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Actual Hospital Bill for Normal Delivery

How much does it cost to give birth in Singapore today amidst the pandemic? If you intend to deliver in a private hospital, these 6 bills from different mothers should give you a good idea of how much to prepare.

Should you go public or private?

Many have asked – why not go the public route? Wouldn’t it cheaper?

The short answer is yes, especially since you don’t have to pay for doctor fees when you deliver in a public hospital.

But we decided against it because after seeing our friends’ experiences (NUH, KKH and SGH), we felt that the longer waiting time and the fact that you won’t get a dedicated gynae to see you through your pregnancy was not what we wanted.

Childbirth is already one of the hardest and most painful experiences for a woman. If money can help to make the journey more comfortable and ease that pain or stress, then we felt that it is worth paying for.

Click here to read how much it cost my friend to deliver as a private patient in KKH. TLDR: the bill doesn’t differ by much, but the experience does.

Even though we’re more experienced this time round – it being our second child – my husband and I still opted to go the private route for the following reasons:

  • shorter waiting time during each OBGYN consult
  • ability to choose our doctors 
  • greater comfort

The first two factors were the most significant. Being pregnant in a year of mass layoffs meant that I was doing the work of 3 people in my company, so even with an MC, it wouldn’t have made a difference because I was already working overtime so often.

Which was why going with a gynae near our house that allowed us to be done with each monthly / bi-weekly consult within 1.5 hours was a game-changer. If this is your first pregnancy, I highly recommend this as well, because it made a lot of difference compared to my first pregnancy where our gynae’s clinic was located at the other end of the island. 

The public route may be cheaper, but you will likely end up paying more in terms of your time and won’t get a dedicated gynae who will see you throughout your pregnancy – which was why we didn’t even consider this. However, if you need to save, then going via NUH, KKH or SGH could be a lower-cost option.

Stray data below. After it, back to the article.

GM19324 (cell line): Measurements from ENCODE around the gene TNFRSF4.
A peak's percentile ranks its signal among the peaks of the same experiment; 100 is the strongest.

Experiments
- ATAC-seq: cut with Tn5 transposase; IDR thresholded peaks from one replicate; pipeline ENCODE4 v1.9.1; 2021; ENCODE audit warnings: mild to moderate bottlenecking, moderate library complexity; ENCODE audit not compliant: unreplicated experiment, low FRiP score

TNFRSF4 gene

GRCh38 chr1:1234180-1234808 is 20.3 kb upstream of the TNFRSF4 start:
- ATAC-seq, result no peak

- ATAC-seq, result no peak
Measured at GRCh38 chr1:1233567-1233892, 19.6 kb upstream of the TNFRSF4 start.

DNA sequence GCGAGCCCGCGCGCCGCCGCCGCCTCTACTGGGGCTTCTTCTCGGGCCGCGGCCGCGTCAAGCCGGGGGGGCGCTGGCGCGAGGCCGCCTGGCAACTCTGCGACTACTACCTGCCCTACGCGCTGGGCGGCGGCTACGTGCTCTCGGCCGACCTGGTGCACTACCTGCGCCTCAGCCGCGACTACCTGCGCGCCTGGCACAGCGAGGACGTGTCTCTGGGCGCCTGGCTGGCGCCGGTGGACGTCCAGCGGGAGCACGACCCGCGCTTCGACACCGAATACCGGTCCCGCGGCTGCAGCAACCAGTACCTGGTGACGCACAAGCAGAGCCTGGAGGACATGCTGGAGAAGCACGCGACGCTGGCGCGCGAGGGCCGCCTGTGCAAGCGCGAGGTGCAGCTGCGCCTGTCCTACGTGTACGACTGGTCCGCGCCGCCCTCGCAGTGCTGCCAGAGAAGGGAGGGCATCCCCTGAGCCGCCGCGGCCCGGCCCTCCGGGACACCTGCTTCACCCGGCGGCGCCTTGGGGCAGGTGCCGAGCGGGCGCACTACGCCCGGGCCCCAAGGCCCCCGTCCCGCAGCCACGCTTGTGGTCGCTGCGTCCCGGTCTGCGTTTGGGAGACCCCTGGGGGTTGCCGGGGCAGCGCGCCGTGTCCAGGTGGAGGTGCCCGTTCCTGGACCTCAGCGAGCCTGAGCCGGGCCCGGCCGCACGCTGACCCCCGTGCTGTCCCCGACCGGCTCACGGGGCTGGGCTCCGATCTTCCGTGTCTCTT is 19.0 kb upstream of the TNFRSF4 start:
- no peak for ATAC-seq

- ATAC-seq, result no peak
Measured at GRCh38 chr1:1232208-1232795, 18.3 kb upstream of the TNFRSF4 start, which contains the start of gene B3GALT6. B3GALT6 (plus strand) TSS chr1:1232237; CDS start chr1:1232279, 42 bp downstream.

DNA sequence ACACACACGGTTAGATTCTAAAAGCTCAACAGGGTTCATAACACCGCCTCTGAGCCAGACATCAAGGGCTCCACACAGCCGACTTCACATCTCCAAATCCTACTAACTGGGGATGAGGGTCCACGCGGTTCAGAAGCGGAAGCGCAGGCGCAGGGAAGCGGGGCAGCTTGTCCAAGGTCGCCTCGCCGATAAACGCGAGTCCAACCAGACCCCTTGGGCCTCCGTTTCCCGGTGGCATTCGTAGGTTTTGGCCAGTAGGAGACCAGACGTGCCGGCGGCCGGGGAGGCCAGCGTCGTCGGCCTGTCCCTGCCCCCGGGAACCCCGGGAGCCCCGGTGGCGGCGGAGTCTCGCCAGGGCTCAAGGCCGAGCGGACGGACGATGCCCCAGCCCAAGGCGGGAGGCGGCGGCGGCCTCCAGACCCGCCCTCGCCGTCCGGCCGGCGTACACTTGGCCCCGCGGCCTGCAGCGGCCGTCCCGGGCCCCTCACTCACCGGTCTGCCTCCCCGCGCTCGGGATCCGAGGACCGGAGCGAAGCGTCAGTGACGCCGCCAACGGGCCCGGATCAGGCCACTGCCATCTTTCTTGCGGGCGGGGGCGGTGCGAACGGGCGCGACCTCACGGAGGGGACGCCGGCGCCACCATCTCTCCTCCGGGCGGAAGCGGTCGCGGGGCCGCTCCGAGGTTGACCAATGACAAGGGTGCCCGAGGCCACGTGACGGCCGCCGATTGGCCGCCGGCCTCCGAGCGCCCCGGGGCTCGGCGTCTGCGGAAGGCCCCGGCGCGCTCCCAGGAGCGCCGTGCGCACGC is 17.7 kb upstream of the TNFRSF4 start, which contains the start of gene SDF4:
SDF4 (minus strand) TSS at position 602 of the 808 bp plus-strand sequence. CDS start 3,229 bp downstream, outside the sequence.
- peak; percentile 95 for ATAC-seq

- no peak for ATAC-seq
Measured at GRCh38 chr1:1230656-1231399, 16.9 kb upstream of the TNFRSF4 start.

How much did we pay for TMC?

As we were worried about COVID19, we wanted a hospital that didn’t handle general cases so that there wouldn’t be a chance of catching it during our stay.

Only TMC fit this bill; not that we minded anyway, given how the quality of care we experienced at TMC the last round with our firstborn was exceptionally memorable – so much so that I still even remember the names of the nurses who were in the delivery ward with me even though 3 years have passed.

After deducting from MediSave, our out-of-pocket cash expenses amounted to ~$7,000. (In 2018, this was $6,000). On hindsight, I wish hadn’t opted for so many medications, as I didn’t end up finishing them anyway. Based on the itemised bill that TMC sent us, that decision could have lowered our bill by another ~$500. 

You can view the latest rates and packages for TMC here.

Of course, if you’re wondering how the bills among the private hospitals stack up, here’s more details to help you make a decision.

Actual Hospital Delivery Bills (June – July 2021): 
Thomson Medical vs. Mount Alvernia vs. Mount Elizabeth

I managed to gather the actual hospital bills across TMC vs. Mount. A vs. Mount. E as I had fellow mama friends who delivered close to my date (2 – 3 weeks before/after), so here’s how they compare.

Do take note of the following:

  • The bills are for normal delivery (not C-section)
  • The cheapest total bill is for a (super brave) mama who delivered without epidural
  • My bill is slightly skewed (medications), as I requested for more painkillers and domperidone
  • Doctor fees vary significantly, as you will notice especially in the last 3 columns

A huge thank you to Mel, Hyun Jin, Kaiting, Shiyun and Sui Kim for sharing your bills for the purpose of this article.

Do note that your choice of doctors (OBGYN, anaesthetist and PD) will largely determine whether your final bill paid to the hospital is on the higher or lower end, as the hospital collects the fees on the doctors’ behalf. This is why online estimates from other people who share their bill total isn’t a good gauge, because even the cheapest hospital package can end up being the highest bill if the doctors’ charges are on the higher side.

In general (based on these bills), you may want to set aside about $7k – $10k in cash if you intend to go the private route.

To save more, sign up for the hospital’s membership programme (if they have one) such as the FBI/SBI Initiative in TMC. Of course, don’t forget to use a credit card that will allow you to earn cashback / miles for hospital payments as well!

I hope these numbers help you to better make a decision on which hospital to deliver in 🙂 have a smooth delivery!

With love,

Budget Babe



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